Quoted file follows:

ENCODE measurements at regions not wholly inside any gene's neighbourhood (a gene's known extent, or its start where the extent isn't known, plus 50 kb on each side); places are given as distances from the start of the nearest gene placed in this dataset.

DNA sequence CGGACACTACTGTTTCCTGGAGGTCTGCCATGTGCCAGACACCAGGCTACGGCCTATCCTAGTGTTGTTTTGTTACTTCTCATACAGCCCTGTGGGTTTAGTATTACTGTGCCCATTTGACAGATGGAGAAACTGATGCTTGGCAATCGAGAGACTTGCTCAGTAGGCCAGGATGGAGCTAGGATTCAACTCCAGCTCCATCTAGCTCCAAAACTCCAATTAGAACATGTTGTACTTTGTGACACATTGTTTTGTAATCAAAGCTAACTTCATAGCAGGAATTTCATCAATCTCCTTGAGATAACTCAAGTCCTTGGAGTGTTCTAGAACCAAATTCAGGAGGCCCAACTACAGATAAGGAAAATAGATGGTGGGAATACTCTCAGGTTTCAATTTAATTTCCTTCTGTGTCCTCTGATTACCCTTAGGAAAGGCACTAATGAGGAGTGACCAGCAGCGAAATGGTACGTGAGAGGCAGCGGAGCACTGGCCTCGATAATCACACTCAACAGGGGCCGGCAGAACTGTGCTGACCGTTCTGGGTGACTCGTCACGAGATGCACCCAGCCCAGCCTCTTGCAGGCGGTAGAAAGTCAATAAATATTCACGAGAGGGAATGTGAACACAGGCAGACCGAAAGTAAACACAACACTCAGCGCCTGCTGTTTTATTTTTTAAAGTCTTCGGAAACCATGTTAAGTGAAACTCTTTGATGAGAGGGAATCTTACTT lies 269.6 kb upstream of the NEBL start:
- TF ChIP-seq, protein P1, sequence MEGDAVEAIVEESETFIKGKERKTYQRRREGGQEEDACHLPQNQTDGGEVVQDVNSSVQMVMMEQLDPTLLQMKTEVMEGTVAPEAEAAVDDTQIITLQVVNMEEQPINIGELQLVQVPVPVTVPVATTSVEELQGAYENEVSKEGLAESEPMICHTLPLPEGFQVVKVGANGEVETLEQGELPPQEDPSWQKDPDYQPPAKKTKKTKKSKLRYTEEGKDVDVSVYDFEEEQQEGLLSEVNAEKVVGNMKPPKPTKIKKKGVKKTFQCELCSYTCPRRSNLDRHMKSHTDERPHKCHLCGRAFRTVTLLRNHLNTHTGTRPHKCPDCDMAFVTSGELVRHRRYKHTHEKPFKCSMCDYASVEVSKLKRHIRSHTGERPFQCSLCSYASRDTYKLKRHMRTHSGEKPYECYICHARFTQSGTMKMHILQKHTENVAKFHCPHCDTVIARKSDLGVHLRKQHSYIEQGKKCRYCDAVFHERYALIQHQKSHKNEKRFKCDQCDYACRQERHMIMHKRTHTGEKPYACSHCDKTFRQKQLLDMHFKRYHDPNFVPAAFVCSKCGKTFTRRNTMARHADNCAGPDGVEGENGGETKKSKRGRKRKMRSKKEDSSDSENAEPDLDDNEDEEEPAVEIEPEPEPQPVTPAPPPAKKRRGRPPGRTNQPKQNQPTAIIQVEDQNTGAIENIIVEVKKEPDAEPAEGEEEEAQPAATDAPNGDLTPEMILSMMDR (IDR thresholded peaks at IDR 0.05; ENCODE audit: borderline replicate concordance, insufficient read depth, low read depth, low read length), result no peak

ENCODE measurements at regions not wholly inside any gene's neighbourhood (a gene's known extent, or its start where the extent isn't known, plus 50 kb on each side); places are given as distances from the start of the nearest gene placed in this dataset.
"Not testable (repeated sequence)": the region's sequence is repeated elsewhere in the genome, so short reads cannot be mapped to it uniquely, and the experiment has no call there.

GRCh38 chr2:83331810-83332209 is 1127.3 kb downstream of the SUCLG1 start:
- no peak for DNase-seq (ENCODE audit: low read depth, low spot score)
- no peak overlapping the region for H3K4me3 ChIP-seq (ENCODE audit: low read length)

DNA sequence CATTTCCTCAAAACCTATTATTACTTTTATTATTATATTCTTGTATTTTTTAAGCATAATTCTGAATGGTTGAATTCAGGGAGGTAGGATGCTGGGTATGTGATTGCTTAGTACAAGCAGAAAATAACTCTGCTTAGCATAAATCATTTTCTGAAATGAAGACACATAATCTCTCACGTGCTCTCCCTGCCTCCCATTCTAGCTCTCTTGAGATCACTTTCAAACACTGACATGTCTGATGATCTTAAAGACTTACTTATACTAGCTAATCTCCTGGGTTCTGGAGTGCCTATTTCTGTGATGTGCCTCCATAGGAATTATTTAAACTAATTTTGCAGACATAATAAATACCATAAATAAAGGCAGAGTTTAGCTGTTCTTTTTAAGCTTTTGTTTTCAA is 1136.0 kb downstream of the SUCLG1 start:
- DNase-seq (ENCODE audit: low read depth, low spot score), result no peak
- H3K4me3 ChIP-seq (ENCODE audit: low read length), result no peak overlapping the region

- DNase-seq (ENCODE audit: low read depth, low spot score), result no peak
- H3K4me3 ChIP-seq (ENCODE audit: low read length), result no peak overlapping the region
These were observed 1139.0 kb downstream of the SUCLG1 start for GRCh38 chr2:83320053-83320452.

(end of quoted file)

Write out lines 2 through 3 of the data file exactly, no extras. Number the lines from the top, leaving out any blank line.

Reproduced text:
DNA sequence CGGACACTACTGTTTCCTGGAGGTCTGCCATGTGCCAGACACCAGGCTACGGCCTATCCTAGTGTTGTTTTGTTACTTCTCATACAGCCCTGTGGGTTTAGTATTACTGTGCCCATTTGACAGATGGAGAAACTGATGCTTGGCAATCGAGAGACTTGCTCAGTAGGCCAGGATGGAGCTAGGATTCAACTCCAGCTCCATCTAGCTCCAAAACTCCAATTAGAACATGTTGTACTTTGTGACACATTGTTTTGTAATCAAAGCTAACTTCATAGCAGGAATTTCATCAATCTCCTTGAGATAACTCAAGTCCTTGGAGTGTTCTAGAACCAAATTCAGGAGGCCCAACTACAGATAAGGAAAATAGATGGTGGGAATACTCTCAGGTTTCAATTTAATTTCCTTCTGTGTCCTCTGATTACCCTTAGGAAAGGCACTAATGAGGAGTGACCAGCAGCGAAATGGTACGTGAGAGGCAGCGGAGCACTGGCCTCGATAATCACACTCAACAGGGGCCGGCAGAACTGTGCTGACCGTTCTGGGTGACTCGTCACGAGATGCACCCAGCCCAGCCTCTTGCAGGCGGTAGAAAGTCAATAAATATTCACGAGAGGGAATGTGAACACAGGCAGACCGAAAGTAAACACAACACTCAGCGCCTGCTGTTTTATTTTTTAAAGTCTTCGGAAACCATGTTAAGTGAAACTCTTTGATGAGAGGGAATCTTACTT lies 269.6 kb upstream of the NEBL start:
- TF ChIP-seq, protein P1, sequence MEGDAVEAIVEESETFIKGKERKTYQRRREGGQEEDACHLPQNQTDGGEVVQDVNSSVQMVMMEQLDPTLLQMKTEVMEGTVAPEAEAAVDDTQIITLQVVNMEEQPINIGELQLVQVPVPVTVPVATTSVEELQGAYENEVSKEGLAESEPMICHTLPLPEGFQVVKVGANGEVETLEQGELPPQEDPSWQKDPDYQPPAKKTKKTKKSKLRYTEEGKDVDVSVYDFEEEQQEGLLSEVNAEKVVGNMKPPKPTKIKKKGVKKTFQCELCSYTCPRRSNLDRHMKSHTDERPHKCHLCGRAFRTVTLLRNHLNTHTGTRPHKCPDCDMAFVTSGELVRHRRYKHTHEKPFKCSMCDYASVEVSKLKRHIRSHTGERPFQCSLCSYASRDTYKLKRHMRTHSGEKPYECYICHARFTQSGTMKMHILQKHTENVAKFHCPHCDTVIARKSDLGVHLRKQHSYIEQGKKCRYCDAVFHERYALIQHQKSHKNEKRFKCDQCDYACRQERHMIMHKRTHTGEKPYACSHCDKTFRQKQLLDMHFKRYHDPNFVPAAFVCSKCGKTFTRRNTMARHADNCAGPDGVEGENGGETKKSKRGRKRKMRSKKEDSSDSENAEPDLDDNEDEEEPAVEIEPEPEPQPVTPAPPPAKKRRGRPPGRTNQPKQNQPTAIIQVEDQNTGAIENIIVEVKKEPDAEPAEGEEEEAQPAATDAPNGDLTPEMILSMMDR (IDR thresholded peaks at IDR 0.05; ENCODE audit: borderline replicate concordance, insufficient read depth, low read depth, low read length), result no peak